Published on 20/03/19
Pupils at the Stephen Perse Junior School got the chance to question a range of experts in areas of climate change and sustainability, as part of their 'It's Our World' integrated learning project.
Visiting Speakers - Dr Nina Seega, Mr Munish Datta and Dr Danielle Green
Dr Nina Seega, Research Director for Sustainable Finance at the Cambridge Institute for Sustainability Leadership, launched ‘It’s Our World’ with an inspiring and perfectly pitched presentation focusing on ‘What is Sustainability?’ and the United Nations Sustainable Development Goals. The population statistics she presented gave us much food for thought and she left us feeling encouraged with her five relatively achievable top tips. Dr Seega made a second visit, later in the week, when she worked with Year 5 pupils on Climate Change. Mr Munish Datta, Senior Associate at the University of the Cambridge Institute for Sustainability Leadership (CISL), also made two visits - firstly to work with Year 4 pupils on Food and Farming, and secondly as a member of our ‘Panel of Experts’. We are most grateful to them both and also to Dr Dannielle Green, Ecologist and Lecturer at Anglia Ruskin University, for talking to Year 6 pupils about the huge problem of plastic pollution.
Panel of Experts
On Monday afternoon we all walked over to the Senior School for a special ‘Panel of Experts’ event to round off ‘It’s Our World’. In the week prior to the event, the pupils were all given a short biography of each panel member and invited to generate some questions for them.
Once everyone was settled in the Hall, the panel members were introduced by Neha. Ms Cindy Forde ran the BLUE Marine Foundation and Cambridge Science Centre then founded a company called Planetari. Mr Munish Datta worked on Marks & Spencer’s sustainability strategy before joining CISL, he is a member of the government ‘Green Construction Board’, advising the property industry to become more environmentally sustainable, and is a trustee of Rama Foundation, a charity helping disadvantaged communities.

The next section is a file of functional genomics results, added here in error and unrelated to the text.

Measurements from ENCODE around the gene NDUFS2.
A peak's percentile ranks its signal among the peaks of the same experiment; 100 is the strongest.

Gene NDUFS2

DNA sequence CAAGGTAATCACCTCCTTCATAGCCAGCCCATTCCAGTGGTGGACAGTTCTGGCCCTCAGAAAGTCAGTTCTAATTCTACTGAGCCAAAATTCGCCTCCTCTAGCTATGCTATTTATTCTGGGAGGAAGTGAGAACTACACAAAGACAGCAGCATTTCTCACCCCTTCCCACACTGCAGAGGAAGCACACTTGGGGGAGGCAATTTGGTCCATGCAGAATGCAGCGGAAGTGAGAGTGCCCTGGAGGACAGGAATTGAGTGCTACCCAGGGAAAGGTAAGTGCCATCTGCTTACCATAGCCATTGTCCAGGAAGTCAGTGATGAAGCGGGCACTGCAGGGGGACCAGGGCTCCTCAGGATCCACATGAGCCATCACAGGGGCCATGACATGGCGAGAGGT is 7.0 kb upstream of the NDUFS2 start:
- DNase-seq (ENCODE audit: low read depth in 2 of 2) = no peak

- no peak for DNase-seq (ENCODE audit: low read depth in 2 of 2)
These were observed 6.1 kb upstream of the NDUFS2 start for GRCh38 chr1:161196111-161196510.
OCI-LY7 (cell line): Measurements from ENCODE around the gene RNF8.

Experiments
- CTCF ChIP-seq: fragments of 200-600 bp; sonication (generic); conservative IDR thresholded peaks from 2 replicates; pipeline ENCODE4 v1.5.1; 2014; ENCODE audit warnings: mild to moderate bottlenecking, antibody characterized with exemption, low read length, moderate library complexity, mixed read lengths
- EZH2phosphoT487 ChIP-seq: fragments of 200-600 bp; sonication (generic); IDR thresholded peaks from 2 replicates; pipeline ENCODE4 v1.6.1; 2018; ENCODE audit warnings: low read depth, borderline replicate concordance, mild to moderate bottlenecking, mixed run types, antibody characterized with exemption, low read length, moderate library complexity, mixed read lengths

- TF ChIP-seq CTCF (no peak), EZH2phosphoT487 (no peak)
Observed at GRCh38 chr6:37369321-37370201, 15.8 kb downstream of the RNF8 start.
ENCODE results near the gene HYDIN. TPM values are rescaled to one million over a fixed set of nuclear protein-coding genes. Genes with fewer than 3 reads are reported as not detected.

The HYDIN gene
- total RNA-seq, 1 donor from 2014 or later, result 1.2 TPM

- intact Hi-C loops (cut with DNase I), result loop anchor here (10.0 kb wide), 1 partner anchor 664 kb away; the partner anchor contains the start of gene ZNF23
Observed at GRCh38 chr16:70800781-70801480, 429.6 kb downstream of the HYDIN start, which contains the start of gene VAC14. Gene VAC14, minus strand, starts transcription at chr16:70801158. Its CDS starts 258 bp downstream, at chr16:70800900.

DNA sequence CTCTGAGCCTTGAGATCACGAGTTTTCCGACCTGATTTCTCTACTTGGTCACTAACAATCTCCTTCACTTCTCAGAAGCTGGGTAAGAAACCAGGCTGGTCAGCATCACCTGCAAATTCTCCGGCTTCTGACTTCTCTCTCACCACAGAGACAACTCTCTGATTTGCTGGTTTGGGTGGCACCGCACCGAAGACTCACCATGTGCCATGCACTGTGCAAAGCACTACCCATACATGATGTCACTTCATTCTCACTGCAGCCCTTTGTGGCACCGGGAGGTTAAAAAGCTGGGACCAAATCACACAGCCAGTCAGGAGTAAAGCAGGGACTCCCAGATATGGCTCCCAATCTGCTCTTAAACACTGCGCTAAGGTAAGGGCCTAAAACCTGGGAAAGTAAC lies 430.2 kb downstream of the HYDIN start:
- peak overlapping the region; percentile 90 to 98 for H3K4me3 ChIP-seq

These visitors were joined by Mr Tim Pegler, Curriculum Leader of Geography in our 11-18 schools, and three students from our Sixth Form College. Mr Pegler became a Geography teacher because of his interest in environmental issues, especially climate change. He has also done some environmental conservation work, surveying coral reefs in the Philippines to monitor their health. Madeleine is studying A Level Geography and, having recently learnt about Bangladesh, she is keen to work towards stopping the effects of climate change, especially on a vulnerable population. Charlotte is interested in Geography due to how it explains the relationship between people and the world. She finds it fascinating how it can be related to any situation and feels that, by understanding the true impacts which we have on our world, we may be able to make more appropriate decisions and hopefully save our planet. Emma is studying Geography for higher level IB because she is really interested in how we can achieve sustainability - especially considering environmental issues such as climate change - and what strategies countries are already using to do so.
Neha and Loic, both members of Year 6, were outstanding compères throughout the fast paced session. Deftly juggling their iPad and a microphone, they flew swiftly between pupils posing the questions and members of the panel responding. Each panellist was closely quizzed on their specialist interest and you could hear a pin drop, thanks to the attention and concentration of every pupil in the room. All too quickly the 45 minute session came to an end. The last question, posed by Lili and Elodie, was addressed to all six members of the panel: ‘Which one of the UN sustainable goals do you think is the most important?’ This was a tough one and there were six different answers, of course, but Mr Pegler’s brought proceedings to a fitting conclusion as he reminded us that the goals are so interconnected and suggested that we think of the world as a ‘source’ rather than a ‘resource’.
As the session was wrapped up, Loic thanked panel members for their thought provoking responses and the members of the audience for using their thinking skills to generate such curious and reflective questions. We returned to the Junior School looking forward to putting into action the small changes that should help create a more sustainable world.
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